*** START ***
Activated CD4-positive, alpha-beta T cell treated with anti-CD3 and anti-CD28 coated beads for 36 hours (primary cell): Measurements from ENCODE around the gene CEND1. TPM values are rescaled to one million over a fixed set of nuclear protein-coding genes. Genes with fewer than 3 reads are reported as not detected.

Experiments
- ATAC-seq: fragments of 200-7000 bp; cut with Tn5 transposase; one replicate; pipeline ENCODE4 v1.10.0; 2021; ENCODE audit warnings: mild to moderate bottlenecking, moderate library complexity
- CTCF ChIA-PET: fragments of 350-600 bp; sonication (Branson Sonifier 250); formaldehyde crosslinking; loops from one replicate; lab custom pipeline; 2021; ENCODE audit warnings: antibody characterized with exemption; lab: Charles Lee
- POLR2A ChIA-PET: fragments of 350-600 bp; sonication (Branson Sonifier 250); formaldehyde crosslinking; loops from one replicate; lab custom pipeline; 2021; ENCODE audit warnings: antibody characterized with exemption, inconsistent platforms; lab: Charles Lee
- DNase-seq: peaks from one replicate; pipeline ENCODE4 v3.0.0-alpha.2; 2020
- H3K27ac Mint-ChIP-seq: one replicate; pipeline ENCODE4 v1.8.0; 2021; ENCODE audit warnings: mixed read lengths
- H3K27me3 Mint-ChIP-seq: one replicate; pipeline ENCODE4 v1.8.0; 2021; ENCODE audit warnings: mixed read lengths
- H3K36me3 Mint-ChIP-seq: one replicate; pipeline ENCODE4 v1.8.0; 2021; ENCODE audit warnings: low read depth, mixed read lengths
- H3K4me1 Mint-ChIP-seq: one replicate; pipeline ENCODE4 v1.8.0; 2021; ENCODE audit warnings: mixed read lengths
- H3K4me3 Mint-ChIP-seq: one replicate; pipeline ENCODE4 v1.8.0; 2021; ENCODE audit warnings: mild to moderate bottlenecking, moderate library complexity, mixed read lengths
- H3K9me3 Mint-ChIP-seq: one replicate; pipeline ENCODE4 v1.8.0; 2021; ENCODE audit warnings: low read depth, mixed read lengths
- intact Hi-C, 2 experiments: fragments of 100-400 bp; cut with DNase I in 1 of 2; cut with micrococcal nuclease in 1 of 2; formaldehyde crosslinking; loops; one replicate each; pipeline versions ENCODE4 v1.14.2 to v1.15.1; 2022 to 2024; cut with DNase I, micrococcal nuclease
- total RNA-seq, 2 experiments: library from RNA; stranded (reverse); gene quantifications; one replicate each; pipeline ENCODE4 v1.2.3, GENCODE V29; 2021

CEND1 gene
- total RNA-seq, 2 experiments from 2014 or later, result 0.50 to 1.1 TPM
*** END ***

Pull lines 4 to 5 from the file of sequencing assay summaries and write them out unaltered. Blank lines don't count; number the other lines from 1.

- CTCF ChIA-PET: fragments of 350-600 bp; sonication (Branson Sonifier 250); formaldehyde crosslinking; loops from one replicate; lab custom pipeline; 2021; ENCODE audit warnings: antibody characterized with exemption; lab: Charles Lee
- POLR2A ChIA-PET: fragments of 350-600 bp; sonication (Branson Sonifier 250); formaldehyde crosslinking; loops from one replicate; lab custom pipeline; 2021; ENCODE audit warnings: antibody characterized with exemption, inconsistent platforms; lab: Charles Lee